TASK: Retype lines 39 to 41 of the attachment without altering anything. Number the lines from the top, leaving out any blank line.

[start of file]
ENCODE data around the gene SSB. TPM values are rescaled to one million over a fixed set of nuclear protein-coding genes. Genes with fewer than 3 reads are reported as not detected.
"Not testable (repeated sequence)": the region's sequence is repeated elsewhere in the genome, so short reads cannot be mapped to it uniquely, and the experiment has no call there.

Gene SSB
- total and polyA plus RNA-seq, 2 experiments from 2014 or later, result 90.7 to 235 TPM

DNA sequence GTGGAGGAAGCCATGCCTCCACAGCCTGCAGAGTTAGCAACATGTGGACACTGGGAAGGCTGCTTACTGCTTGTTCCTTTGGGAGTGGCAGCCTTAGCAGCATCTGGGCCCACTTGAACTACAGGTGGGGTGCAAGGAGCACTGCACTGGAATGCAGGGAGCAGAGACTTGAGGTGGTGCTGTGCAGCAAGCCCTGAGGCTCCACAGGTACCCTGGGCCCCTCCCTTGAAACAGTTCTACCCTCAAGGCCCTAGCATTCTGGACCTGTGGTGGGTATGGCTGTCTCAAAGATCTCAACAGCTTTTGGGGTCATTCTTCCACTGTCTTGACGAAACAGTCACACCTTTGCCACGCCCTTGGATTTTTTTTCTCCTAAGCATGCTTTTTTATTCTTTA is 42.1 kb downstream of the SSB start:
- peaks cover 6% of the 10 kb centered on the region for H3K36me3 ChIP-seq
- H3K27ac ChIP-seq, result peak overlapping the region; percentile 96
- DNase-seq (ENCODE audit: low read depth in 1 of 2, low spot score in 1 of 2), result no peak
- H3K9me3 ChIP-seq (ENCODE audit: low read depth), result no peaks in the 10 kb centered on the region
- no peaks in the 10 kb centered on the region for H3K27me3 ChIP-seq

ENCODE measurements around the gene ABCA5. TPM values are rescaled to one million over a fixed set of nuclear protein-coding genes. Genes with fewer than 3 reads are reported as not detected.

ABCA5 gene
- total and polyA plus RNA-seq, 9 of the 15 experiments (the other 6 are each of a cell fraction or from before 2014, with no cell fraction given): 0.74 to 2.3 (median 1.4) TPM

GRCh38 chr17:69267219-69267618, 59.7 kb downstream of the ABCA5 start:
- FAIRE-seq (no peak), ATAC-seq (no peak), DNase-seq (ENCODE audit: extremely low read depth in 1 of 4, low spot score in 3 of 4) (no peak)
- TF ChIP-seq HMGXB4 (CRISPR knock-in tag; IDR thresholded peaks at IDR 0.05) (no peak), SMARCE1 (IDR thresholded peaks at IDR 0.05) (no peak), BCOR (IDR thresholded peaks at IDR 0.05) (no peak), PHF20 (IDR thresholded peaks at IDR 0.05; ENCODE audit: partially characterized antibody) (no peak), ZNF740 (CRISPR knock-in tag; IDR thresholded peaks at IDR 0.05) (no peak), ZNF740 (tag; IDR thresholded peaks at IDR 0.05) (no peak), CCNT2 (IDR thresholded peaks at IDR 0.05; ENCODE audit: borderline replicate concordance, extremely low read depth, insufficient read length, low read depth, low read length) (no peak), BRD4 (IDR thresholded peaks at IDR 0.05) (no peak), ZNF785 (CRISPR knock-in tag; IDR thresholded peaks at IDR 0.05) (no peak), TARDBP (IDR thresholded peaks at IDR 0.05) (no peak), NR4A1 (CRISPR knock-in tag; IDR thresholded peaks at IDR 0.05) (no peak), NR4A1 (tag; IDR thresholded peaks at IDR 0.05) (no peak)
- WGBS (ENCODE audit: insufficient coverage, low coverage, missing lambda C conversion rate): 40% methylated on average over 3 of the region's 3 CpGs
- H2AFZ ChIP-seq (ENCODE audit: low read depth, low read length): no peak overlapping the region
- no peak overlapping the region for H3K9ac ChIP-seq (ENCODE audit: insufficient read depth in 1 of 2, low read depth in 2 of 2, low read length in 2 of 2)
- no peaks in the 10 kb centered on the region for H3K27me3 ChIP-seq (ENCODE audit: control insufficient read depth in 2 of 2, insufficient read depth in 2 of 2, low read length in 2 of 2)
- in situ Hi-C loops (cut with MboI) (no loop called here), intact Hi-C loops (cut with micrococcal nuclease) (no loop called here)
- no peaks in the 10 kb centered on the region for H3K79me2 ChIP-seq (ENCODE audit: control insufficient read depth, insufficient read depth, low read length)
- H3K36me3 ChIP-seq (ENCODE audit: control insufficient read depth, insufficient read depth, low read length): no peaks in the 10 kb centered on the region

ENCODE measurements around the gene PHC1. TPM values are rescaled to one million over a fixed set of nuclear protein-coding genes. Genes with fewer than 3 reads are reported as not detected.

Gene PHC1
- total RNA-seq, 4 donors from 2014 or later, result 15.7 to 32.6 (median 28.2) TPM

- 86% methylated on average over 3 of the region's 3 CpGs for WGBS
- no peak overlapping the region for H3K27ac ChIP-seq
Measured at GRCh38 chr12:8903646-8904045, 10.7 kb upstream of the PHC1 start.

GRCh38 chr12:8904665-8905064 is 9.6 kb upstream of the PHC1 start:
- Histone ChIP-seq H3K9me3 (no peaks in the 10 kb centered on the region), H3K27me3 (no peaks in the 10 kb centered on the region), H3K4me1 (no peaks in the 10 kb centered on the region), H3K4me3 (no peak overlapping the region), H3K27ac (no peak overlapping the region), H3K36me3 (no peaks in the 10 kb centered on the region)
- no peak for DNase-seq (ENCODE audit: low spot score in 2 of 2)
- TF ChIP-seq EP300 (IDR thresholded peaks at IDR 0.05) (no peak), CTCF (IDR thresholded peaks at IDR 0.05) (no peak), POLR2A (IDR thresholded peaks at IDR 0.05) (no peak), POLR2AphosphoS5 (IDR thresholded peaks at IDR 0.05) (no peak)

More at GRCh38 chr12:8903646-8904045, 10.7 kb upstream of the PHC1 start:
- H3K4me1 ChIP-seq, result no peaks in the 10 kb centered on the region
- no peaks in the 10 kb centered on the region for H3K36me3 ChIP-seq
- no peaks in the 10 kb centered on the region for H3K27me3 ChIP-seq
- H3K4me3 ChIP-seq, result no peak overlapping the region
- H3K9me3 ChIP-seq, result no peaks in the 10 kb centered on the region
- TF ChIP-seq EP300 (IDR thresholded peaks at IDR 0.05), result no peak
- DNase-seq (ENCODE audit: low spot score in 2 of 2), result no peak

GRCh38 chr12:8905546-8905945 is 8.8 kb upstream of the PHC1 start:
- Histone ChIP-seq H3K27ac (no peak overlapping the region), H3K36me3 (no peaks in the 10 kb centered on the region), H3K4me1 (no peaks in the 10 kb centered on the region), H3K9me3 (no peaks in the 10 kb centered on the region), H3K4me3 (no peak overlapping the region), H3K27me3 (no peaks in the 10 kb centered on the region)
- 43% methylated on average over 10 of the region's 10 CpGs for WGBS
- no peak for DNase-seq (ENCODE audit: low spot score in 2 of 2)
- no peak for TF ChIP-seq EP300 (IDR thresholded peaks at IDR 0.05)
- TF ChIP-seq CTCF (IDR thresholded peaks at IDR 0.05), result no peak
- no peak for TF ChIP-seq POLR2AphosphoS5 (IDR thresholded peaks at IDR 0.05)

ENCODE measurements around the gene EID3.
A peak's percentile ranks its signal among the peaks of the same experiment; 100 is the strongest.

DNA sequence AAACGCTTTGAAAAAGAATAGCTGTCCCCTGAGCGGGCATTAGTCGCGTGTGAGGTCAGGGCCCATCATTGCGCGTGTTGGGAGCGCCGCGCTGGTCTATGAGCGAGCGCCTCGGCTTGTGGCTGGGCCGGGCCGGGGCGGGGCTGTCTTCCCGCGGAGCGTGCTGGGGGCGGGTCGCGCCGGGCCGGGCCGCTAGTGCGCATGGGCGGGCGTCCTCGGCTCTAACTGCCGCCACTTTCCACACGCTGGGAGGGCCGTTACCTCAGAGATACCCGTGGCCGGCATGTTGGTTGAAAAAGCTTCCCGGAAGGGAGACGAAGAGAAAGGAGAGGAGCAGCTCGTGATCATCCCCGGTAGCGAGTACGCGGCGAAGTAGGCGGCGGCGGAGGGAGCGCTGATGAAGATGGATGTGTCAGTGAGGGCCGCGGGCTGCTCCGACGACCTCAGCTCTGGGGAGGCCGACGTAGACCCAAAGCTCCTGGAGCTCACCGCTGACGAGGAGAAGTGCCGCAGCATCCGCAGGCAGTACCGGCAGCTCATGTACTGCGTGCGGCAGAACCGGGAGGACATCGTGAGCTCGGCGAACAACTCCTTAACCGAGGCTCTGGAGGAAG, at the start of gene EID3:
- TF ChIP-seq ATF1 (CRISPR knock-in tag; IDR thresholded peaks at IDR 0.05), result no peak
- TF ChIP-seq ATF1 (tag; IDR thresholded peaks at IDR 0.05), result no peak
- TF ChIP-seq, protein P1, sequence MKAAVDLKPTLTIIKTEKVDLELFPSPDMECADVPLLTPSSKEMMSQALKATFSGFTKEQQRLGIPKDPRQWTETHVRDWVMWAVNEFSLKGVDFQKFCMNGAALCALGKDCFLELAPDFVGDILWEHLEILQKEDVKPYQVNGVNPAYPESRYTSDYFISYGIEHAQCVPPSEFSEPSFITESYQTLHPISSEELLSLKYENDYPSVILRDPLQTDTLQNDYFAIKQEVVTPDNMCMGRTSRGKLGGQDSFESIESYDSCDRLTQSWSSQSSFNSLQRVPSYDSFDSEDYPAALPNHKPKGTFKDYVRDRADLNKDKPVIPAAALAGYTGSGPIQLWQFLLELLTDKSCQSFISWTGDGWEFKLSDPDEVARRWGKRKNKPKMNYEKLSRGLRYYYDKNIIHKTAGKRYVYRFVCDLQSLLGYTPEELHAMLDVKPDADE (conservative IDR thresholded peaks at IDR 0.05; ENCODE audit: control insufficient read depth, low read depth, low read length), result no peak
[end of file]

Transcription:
- H3K9me3 ChIP-seq, result no peaks in the 10 kb centered on the region
- TF ChIP-seq EP300 (IDR thresholded peaks at IDR 0.05), result no peak
- DNase-seq (ENCODE audit: low spot score in 2 of 2), result no peak